However, having worked at the Lindley Library, Harlow Carr for just over three years, the inevitable has happened. I’ve been bitten by the bug of horticulture and want to know more…
So, with the support of the RHS, I have embarked on the RHS level 2 Certificate in Principles of Horticulture. The course is one of a number of horticultural courses and qualifications available to study at Harlow Carr, being provided by Craven College, Skipton, our local provider of RHS qualifications. But because of my work commitments I have decided to study as a distance-learner over a two year period. It’s a theory-based course, which means access to the resources at the Lindley Library at Harlow Carr will be invaluable.
I have been studying the course for three months now, and I am delighted at how my horticultural knowledge is expanding. I have had great fun familiarising myself with our library stock as a user and have headed straight for two key text books available to borrow from the library:
The fundamentals of horticulture: theory and practice /ed. Chris Bird. Cambridge University Press, 2014.
Essential reading for all studying horticulture and keen gardeners. The book is a clear introduction to the principles underlying the practical applications of horticulture.
Principles of horticulture: Level 2 / C.R. Adams, Mike Early, Jane Brook and Katherine Bamford. Routledge, 2014.
Written alongside the new RHS specifications and other qualifications this colourful guide introduces you to the fundamentals of horticulture, whether you are taking a level 2 course of study, are a keen amateur or a seasoned gardener.
I’ve found it’s really helpful to look beyond the textbooks and read around the subject areas too, and am working my way through the less ‘academic’ works we have in the library, to supplement my knowledge:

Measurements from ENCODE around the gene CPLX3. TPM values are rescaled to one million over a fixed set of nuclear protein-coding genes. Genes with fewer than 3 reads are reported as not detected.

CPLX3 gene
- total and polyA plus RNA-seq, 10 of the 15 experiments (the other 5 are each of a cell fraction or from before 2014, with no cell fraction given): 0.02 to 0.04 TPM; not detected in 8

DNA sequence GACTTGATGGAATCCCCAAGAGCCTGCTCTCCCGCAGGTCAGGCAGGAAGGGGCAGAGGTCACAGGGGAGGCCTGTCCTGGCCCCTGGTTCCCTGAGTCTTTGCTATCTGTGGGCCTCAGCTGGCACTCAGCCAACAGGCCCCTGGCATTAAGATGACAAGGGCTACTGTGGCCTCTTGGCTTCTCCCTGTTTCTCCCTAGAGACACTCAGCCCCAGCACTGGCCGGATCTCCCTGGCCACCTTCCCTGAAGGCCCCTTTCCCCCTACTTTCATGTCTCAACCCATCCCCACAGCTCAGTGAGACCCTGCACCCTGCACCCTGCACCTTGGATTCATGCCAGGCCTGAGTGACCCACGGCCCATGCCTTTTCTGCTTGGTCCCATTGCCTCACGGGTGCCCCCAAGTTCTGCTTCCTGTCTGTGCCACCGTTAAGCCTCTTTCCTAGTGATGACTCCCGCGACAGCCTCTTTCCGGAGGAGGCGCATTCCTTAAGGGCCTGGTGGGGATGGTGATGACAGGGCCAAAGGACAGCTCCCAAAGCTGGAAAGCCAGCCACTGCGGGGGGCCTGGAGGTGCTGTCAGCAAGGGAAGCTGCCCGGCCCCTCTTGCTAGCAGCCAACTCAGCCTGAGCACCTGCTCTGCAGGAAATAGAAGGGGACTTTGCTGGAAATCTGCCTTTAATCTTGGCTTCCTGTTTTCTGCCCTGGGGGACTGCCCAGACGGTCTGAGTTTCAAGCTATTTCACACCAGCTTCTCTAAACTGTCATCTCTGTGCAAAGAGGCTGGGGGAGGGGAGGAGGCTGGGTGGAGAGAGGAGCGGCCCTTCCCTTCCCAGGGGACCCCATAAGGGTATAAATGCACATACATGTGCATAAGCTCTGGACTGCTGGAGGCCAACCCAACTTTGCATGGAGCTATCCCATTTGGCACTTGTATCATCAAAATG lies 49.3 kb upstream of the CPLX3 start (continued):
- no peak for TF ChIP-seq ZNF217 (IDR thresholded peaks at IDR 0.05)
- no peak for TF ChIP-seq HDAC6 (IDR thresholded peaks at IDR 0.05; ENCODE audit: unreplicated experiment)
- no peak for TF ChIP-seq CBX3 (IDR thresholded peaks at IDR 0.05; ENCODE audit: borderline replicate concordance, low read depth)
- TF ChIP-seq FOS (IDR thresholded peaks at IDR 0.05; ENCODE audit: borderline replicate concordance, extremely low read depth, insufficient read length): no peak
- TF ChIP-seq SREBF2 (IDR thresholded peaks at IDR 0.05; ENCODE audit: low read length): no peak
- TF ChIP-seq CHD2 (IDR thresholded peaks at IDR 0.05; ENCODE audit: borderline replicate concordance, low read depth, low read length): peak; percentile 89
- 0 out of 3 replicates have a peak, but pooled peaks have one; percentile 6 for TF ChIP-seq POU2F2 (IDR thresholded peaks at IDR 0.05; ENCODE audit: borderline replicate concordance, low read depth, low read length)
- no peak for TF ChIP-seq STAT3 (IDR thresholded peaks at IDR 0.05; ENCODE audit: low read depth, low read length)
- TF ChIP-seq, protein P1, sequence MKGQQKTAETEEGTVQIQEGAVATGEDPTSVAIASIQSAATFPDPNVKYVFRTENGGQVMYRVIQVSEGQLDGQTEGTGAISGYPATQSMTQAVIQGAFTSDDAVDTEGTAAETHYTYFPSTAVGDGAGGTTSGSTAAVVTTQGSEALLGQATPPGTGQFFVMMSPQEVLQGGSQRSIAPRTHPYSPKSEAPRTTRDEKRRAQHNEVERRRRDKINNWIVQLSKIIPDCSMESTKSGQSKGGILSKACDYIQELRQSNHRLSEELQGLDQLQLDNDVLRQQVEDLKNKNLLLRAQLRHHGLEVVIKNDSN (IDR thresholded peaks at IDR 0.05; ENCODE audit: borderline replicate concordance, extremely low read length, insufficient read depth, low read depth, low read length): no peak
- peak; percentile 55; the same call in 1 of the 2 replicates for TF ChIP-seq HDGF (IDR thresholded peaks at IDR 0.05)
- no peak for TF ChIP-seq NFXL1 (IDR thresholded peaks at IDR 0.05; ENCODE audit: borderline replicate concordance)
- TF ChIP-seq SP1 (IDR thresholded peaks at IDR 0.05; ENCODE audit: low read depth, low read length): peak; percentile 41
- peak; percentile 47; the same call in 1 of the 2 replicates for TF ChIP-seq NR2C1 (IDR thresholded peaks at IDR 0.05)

Digging deeper: understanding how your garden works / Paul Williams. Conran Octopus, 2002.
This is a particular gem I have found on our shelves. The author explains the fundamentals of horticulture covered in the course, but as it is written for all interested gardeners rather than specifically for students, the author conveys his knowledge in a very engaging way, sweeping the reader along with his infectious enthusiasm. I would highly recommend it as an entertaining guide to what happens beneath the soil and inside your plants.
To keep myself abreast of all the latest developments, research and trends in horticulture, as I am required to do on the course, I am also making good use of the wide range of periodicals and journals we stock at Harlow Carr, both in paper and electronic format. My particular favourites are, of course, The Garden, the RHS’s own monthly publication, and Gardens Illustrated, with its stunning photography. But in addition, we stock many more specialised journals on specific plants and areas of horticulture that make for fascinating reading. The Alpine Gardener and the newsletter of the Yorkshire Gardens Trust are two such journals that I would recommend.
Cicero famously said: ‘If you have a garden and a library you have everything you need’. I couldn’t agree more. The inspirational quality of the garden here at Harlow Carr and the wonderful range of library materials housed in the garden library should be all I need to successfully complete the course.
Wish me luck!